XX Melanie

"It is vital that when we are educating children's brains that we do not neglect to educate their hearts" Dalai Lama

Monday, 20 February 2017

12 Things I Wish I Knew Before Travelling to Africa

Having been in Ghana a mere three weeks I still have a lot to learn about the local culture and customs. Yet already I become a little hardened to the traditions that effect me daily. Here is a list of things I wish I had learnt before setting out on my trip to Western Africa:

1.     You will stick out
·      I mean, I knew I would be noticed but it is hard to describe the level of attention I get at any given moment of my day. Obruni- is what they call white people, and I hear that word literally hundreds of times walking down the street, children’s mouths go agape at the site of me, women pull my hair on the bus and men are constantly making kissy noises to get my attention.  Even though I may not be the first Obruni they have seen, it is still uncommon enough to call attention to.
2.     Sexual Harassment is a cultural norm
·      Not only do the men gawk at me but they follow me down the street, tell me they love me and want to marry me on the spot and even grab at me. All these are apparently typical of the Ghanaian and even African man but only more intense to the stand alone Obruni who draws more men than usual. Being a solo traveller and a plus size women I am further targeted for my apparent wealth and birthing hips. Basically I have to get used to it, grin and bare it and stand up for myself when I think they’ve gone too far.
3.     Say hello to everybody
·      In my first week I learnt that everyone says hello, good morning, good afternoon, it is customary.  It has felt like I have been inundated with welcoming words to the point that they were overwhelming. Now I am being proactive and making sure to say hello first, people are generally more pleasant when I make this small effort and return with “you are welcome”.
4.     People are blunt
·      Ghanian's especially are somewhat blunt with realities we in the western world tend not to talk about openly. If you have a pimple on your face they will point it out, if your hair is messy they will pull on it and tell you, if you are overweight they will straight up tell you ‘you are fat’. Sometimes a waiter will notice I have finished my meal and say you are fat do you want more food, other times it is a child saying “you are fat, I like your face”. In any case it is a plain observation I have been hiding from my entire life and even though it is ingrained as shameful to westerners it is seen as a sign of wealth and excess here. Again, I grin and bare it.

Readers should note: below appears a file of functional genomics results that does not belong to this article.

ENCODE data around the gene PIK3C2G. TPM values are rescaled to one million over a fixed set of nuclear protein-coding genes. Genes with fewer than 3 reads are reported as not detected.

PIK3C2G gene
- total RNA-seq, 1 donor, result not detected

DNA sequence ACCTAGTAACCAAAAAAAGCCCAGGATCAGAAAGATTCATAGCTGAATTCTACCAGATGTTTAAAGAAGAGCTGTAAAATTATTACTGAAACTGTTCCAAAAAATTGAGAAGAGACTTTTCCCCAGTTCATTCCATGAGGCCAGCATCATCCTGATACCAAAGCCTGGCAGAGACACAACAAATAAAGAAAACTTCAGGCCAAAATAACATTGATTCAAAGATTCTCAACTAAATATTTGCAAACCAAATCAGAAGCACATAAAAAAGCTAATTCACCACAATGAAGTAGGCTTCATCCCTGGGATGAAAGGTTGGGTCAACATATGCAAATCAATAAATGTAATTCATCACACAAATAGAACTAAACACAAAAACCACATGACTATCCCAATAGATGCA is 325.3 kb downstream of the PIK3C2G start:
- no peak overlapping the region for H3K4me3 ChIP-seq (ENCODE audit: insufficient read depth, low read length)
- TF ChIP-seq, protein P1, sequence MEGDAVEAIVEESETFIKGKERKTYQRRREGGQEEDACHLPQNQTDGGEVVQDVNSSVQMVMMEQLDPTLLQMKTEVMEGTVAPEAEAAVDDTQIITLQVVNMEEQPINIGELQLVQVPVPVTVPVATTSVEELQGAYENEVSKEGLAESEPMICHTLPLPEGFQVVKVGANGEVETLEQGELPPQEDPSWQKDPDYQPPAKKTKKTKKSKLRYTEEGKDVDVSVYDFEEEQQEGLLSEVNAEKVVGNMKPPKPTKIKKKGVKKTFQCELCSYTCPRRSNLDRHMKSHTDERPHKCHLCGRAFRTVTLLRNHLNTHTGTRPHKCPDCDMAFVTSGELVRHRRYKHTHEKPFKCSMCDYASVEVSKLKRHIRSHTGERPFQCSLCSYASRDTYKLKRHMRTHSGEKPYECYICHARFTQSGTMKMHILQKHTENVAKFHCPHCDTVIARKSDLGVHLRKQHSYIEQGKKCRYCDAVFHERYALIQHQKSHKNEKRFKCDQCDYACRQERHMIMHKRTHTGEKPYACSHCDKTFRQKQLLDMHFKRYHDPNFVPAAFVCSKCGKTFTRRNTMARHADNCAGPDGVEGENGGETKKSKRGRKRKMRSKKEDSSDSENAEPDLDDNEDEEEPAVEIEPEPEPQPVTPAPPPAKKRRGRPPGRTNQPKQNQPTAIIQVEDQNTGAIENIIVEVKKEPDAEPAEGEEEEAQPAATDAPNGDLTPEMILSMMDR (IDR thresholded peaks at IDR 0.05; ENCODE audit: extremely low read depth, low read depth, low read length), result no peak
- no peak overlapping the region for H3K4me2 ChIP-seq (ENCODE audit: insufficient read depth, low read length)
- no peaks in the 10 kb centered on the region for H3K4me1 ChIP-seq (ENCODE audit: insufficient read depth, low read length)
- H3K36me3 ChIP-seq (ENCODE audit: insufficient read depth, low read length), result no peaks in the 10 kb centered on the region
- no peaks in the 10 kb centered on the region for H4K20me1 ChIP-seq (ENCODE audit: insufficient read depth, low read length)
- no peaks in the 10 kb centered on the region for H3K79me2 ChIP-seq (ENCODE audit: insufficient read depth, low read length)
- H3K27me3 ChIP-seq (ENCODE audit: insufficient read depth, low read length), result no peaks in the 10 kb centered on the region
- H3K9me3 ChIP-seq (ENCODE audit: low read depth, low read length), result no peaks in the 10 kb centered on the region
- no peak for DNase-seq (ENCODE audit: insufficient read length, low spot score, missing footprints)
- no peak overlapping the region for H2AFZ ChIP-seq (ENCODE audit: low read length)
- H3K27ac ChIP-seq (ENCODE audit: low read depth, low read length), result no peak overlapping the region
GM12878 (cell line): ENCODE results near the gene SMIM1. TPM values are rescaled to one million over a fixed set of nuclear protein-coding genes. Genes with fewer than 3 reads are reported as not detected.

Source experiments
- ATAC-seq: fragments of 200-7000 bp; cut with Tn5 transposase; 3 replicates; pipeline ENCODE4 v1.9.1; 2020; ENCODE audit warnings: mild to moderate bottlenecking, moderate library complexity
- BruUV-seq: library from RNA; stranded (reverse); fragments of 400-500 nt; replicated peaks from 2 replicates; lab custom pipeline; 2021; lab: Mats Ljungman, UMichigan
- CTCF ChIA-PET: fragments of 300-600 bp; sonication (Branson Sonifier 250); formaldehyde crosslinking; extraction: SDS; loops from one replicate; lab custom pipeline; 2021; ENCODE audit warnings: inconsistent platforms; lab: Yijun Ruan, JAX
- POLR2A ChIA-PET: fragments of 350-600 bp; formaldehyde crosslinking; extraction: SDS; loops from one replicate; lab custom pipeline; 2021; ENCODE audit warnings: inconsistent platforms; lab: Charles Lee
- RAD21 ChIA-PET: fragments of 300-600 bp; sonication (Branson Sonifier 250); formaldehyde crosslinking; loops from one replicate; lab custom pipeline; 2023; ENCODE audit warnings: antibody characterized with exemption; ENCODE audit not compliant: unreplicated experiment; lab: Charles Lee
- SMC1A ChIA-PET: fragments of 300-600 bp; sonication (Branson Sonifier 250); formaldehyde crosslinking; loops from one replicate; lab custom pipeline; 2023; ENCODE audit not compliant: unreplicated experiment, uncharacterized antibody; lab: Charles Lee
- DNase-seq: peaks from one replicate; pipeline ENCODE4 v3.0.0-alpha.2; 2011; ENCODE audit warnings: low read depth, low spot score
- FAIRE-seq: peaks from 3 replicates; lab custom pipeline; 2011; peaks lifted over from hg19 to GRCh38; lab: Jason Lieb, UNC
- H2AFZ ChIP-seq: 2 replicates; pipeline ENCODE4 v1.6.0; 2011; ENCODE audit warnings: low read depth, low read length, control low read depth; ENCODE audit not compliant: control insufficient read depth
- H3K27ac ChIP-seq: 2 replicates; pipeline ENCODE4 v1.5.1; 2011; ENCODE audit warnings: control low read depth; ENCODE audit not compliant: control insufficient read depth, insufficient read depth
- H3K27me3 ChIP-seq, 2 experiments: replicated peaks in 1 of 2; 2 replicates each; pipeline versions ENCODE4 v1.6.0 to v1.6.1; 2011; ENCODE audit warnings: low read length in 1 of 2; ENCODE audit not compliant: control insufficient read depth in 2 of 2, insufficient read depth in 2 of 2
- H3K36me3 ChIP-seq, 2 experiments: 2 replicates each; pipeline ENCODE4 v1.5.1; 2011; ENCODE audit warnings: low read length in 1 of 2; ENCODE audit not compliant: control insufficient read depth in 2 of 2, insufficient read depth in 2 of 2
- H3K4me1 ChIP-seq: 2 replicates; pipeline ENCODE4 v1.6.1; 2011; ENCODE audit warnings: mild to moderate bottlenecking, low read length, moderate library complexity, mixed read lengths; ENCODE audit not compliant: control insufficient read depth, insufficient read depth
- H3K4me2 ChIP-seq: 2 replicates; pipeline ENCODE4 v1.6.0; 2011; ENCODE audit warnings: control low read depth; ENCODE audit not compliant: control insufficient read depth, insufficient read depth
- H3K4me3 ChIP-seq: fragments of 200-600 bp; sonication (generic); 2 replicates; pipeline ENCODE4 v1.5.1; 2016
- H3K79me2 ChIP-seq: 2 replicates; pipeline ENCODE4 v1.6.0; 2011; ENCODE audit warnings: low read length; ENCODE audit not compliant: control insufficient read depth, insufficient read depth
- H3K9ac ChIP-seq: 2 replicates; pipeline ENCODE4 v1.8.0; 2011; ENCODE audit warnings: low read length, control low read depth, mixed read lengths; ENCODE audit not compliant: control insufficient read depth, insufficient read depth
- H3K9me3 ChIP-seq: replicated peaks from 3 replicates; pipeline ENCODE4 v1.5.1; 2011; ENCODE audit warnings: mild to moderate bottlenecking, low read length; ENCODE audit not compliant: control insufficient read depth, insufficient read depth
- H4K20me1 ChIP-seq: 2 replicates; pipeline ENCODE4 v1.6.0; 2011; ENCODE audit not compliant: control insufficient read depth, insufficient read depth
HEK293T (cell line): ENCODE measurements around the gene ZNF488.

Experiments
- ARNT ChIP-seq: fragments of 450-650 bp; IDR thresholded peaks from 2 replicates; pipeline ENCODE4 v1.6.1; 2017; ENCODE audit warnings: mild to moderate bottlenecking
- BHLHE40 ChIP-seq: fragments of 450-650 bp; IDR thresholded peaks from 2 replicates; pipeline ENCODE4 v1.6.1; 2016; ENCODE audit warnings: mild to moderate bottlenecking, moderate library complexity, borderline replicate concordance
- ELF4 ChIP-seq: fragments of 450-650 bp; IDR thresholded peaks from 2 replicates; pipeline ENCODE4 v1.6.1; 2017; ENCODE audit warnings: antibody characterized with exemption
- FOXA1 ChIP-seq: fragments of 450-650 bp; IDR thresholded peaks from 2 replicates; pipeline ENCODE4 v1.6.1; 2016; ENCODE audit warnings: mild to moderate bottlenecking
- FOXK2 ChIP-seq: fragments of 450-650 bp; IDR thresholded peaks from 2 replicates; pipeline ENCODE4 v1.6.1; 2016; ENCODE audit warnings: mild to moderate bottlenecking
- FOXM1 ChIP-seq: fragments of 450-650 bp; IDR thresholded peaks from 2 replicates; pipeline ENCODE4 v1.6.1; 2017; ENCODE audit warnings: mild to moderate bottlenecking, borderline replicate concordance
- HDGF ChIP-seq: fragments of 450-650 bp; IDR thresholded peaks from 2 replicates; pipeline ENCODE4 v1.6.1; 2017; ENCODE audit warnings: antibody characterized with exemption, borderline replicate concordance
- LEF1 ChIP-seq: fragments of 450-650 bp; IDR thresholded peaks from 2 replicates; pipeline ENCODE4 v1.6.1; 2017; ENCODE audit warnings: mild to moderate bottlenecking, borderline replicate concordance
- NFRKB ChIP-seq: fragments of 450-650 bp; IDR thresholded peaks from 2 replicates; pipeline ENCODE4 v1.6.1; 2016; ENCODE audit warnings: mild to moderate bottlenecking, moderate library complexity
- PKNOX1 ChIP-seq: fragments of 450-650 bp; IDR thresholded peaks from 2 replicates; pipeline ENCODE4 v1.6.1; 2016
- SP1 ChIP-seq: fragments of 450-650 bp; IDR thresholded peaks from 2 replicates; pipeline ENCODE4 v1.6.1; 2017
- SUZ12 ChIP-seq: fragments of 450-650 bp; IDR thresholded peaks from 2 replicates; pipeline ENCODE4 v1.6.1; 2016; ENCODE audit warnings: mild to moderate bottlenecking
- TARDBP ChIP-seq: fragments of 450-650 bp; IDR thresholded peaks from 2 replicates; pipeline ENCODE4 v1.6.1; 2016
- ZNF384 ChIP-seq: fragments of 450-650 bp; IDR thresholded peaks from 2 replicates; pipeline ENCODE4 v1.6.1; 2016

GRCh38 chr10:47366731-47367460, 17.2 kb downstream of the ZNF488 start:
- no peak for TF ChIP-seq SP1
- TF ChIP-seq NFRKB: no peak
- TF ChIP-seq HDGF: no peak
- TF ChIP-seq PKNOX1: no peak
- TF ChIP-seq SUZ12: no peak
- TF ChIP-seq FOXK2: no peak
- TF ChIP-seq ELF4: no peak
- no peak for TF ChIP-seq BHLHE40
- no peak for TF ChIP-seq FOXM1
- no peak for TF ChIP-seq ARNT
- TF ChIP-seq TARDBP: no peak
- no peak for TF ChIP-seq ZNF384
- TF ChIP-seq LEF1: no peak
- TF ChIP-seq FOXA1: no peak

5.     The food is spicy!
·      As a self-proclaimed wimp I am fully trained in asking for no spice when ordering food. Though everyone’s definition of spice is so varying I mostly look at what’s on the kids menu as a cheat to see what will have less ‘flavour’. This doesn’t work here, even kids can handle dishes that to me taste like pure hell fire released on my tongue. With tears streaming down my face I always try to push through, much to my digestive systems dissatisfaction
6.     Dress Up
·      Here’s me with my hiking boots and t-shirt, around me everyone is stylish AF! In Ghana, they take a lot of pride in their appearance and despite the heat everyone dresses sharp, especially for work. I immediately regret nearly everything I brought, and all my favourite dresses I left behind. It can also be seen as a sign of disrespect to dress down as it is perceived I do not deem the people worthy of the effort, hopefully the new dresses I’m having made will help my image.
7.     Learn the local languages
·      Even though they told me everyone speaks English, they really don’t use it for day-to-day chatter and in some of the rural villages I will be working in. I wish I had spent time before I came getting in a few more basics but instead I will have to learn as quickly as I can here.
8.     It’s hot!
·      Ok now you’re going, Mel, what were you expecting it’s Africa! But the heat is just constant and inescapable. I would have taken more consideration in the things I brought because things melt! My fabrics are too heavy; my hair needs to be up all the time and I need industrial strength deodorant!